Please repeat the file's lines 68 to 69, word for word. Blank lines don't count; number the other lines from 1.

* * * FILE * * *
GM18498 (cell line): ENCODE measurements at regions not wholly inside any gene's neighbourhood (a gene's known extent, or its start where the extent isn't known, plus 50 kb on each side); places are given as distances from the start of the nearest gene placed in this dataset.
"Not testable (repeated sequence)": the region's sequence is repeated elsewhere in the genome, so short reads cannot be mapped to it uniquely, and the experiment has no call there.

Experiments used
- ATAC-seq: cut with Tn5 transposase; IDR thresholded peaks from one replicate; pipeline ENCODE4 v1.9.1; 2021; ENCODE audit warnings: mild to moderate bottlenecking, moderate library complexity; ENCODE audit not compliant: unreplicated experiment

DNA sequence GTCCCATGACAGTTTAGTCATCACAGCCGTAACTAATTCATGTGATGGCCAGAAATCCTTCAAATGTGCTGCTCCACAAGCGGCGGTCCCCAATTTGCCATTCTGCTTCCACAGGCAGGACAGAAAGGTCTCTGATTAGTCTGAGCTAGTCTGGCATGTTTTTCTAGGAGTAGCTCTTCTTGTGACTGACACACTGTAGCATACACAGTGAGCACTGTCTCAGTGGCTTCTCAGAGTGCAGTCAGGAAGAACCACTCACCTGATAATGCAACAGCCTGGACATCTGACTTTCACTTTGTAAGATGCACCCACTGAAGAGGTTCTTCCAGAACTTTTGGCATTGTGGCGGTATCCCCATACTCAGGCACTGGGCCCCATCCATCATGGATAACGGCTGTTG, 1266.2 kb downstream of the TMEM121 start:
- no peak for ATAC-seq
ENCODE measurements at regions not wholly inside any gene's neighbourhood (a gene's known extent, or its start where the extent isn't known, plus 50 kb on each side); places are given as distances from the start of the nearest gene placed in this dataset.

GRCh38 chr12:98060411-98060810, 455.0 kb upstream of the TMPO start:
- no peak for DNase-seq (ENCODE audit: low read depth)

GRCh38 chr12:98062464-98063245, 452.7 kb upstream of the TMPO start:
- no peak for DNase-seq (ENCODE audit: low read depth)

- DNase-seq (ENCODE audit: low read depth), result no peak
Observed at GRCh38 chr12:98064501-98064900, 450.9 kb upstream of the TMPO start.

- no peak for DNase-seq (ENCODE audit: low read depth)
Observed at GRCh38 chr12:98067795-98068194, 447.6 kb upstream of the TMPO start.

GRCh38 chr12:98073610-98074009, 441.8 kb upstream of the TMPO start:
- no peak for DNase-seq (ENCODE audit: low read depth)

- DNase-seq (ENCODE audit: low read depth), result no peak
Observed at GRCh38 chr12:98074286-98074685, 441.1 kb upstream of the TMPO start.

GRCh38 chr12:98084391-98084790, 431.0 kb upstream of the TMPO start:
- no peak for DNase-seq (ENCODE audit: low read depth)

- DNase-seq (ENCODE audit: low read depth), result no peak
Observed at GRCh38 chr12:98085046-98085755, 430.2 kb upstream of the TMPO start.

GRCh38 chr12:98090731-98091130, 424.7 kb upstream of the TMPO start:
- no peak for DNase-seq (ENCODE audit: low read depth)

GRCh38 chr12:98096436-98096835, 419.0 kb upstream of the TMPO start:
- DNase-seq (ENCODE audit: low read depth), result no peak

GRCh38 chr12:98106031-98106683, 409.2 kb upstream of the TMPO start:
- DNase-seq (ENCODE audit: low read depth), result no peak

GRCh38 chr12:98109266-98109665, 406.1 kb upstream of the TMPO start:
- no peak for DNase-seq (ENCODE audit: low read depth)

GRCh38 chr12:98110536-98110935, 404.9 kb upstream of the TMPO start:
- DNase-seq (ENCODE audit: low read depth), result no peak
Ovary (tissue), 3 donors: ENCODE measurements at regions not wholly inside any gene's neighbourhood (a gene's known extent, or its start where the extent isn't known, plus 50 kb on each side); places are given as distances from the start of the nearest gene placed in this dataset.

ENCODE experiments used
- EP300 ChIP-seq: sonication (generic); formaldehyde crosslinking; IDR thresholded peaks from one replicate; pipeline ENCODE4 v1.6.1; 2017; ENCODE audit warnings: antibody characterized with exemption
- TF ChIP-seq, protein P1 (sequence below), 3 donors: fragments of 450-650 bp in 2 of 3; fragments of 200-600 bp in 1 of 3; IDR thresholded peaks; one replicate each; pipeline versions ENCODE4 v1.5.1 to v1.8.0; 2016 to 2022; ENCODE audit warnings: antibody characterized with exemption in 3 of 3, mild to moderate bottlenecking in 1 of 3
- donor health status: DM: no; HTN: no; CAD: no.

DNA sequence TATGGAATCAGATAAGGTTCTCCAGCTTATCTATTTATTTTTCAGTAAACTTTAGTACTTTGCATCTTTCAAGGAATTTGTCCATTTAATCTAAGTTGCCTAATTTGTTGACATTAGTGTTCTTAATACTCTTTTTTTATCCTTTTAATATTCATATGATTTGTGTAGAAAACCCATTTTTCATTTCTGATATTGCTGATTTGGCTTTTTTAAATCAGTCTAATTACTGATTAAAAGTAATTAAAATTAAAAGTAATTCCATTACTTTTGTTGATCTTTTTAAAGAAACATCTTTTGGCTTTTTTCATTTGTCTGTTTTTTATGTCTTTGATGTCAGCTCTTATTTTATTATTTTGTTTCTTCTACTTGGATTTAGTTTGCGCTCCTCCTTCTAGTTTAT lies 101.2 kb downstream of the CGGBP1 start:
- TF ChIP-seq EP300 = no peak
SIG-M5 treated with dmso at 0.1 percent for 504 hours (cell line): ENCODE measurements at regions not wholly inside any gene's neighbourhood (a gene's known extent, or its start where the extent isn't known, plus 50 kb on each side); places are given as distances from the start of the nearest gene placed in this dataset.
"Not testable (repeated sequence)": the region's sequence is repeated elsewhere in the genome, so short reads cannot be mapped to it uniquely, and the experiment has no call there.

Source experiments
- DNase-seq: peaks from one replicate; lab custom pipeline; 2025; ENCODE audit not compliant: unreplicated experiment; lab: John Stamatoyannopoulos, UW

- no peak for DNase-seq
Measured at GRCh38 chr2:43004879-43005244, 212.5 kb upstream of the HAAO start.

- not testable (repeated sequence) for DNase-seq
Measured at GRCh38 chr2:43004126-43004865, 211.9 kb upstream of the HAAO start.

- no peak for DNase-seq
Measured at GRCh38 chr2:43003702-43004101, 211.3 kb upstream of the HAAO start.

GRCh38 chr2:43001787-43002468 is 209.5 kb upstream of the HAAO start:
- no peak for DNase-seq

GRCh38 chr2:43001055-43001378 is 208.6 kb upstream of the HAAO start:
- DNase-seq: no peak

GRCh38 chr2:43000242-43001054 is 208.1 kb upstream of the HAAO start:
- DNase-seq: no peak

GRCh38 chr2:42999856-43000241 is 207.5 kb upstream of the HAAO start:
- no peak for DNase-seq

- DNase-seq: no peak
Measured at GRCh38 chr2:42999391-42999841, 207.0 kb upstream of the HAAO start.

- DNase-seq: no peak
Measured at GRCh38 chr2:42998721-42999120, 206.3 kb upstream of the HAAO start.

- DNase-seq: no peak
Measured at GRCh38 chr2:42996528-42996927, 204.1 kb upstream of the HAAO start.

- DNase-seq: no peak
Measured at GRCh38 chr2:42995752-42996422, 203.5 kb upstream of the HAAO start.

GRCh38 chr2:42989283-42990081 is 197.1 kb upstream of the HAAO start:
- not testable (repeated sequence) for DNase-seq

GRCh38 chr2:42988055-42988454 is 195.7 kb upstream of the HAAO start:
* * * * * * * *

- not testable (repeated sequence) for DNase-seq

GRCh38 chr2:42988055-42988454 is 195.7 kb upstream of the HAAO start: